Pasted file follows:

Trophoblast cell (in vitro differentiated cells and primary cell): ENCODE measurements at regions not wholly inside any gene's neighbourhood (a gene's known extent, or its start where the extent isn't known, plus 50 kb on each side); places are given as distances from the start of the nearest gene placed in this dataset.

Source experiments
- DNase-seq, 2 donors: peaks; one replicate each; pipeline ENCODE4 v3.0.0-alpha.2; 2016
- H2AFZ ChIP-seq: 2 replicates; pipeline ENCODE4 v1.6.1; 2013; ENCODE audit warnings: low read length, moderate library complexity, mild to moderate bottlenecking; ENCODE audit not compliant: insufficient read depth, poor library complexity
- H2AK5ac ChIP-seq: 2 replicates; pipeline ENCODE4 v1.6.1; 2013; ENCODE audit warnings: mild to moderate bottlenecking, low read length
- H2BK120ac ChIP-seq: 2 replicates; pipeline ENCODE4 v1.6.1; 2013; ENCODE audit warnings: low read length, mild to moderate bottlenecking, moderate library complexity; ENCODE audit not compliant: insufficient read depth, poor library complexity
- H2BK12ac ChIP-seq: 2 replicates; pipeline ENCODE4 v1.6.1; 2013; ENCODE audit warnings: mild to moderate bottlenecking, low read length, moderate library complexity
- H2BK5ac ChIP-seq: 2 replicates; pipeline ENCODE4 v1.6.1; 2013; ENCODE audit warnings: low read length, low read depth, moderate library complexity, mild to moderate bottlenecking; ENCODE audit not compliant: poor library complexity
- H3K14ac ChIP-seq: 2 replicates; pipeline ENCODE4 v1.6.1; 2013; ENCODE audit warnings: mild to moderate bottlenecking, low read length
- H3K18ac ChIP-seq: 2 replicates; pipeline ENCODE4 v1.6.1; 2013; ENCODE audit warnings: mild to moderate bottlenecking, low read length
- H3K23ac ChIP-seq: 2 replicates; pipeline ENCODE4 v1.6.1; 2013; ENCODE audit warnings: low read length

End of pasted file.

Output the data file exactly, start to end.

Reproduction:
Trophoblast cell (in vitro differentiated cells and primary cell): ENCODE measurements at regions not wholly inside any gene's neighbourhood (a gene's known extent, or its start where the extent isn't known, plus 50 kb on each side); places are given as distances from the start of the nearest gene placed in this dataset.

Source experiments
- DNase-seq, 2 donors: peaks; one replicate each; pipeline ENCODE4 v3.0.0-alpha.2; 2016
- H2AFZ ChIP-seq: 2 replicates; pipeline ENCODE4 v1.6.1; 2013; ENCODE audit warnings: low read length, moderate library complexity, mild to moderate bottlenecking; ENCODE audit not compliant: insufficient read depth, poor library complexity
- H2AK5ac ChIP-seq: 2 replicates; pipeline ENCODE4 v1.6.1; 2013; ENCODE audit warnings: mild to moderate bottlenecking, low read length
- H2BK120ac ChIP-seq: 2 replicates; pipeline ENCODE4 v1.6.1; 2013; ENCODE audit warnings: low read length, mild to moderate bottlenecking, moderate library complexity; ENCODE audit not compliant: insufficient read depth, poor library complexity
- H2BK12ac ChIP-seq: 2 replicates; pipeline ENCODE4 v1.6.1; 2013; ENCODE audit warnings: mild to moderate bottlenecking, low read length, moderate library complexity
- H2BK5ac ChIP-seq: 2 replicates; pipeline ENCODE4 v1.6.1; 2013; ENCODE audit warnings: low read length, low read depth, moderate library complexity, mild to moderate bottlenecking; ENCODE audit not compliant: poor library complexity
- H3K14ac ChIP-seq: 2 replicates; pipeline ENCODE4 v1.6.1; 2013; ENCODE audit warnings: mild to moderate bottlenecking, low read length
- H3K18ac ChIP-seq: 2 replicates; pipeline ENCODE4 v1.6.1; 2013; ENCODE audit warnings: mild to moderate bottlenecking, low read length
- H3K23ac ChIP-seq: 2 replicates; pipeline ENCODE4 v1.6.1; 2013; ENCODE audit warnings: low read length